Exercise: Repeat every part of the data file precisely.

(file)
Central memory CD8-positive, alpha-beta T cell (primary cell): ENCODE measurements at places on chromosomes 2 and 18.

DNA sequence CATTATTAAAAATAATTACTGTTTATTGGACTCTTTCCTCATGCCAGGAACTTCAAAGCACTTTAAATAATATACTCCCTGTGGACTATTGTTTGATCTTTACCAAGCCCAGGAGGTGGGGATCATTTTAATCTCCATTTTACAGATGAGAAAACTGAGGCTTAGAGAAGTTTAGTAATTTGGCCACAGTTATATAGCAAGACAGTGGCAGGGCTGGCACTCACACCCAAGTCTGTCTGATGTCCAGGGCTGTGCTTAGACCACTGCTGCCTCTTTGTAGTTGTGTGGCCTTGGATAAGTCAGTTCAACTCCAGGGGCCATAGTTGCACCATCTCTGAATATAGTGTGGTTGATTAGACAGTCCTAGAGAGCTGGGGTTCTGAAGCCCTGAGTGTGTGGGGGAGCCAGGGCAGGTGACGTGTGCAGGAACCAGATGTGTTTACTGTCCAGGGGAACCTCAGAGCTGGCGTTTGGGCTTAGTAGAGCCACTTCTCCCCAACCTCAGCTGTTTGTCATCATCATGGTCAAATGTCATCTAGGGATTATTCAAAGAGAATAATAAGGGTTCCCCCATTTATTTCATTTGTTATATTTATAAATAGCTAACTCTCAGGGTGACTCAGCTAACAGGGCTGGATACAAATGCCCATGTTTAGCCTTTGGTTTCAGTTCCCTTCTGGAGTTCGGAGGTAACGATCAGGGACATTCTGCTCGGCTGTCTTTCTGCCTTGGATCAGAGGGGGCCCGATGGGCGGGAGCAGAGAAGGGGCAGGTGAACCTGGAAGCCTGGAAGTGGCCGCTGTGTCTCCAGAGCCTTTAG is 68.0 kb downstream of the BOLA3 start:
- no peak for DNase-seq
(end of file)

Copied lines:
Central memory CD8-positive, alpha-beta T cell (primary cell): ENCODE measurements at places on chromosomes 2 and 18.

DNA sequence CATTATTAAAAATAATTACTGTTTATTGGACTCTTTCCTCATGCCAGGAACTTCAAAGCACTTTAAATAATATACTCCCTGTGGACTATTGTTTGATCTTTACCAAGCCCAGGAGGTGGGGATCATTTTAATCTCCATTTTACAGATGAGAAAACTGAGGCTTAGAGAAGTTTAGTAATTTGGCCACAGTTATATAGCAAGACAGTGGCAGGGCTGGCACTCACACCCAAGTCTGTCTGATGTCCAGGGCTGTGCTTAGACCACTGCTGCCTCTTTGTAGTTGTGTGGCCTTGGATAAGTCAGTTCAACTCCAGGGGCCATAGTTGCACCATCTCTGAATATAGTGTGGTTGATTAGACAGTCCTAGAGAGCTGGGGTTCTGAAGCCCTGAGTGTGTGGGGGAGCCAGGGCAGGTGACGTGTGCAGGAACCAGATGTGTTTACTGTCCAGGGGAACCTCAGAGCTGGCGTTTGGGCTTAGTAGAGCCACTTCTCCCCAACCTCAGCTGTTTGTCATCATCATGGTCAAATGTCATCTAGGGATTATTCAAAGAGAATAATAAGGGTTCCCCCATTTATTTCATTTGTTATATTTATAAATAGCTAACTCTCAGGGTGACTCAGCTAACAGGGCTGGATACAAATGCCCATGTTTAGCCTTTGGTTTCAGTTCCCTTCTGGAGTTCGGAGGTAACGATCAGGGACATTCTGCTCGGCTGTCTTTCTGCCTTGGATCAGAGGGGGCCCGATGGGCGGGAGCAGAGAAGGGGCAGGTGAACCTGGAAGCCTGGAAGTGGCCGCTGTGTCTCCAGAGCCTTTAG is 68.0 kb downstream of the BOLA3 start:
- no peak for DNase-seq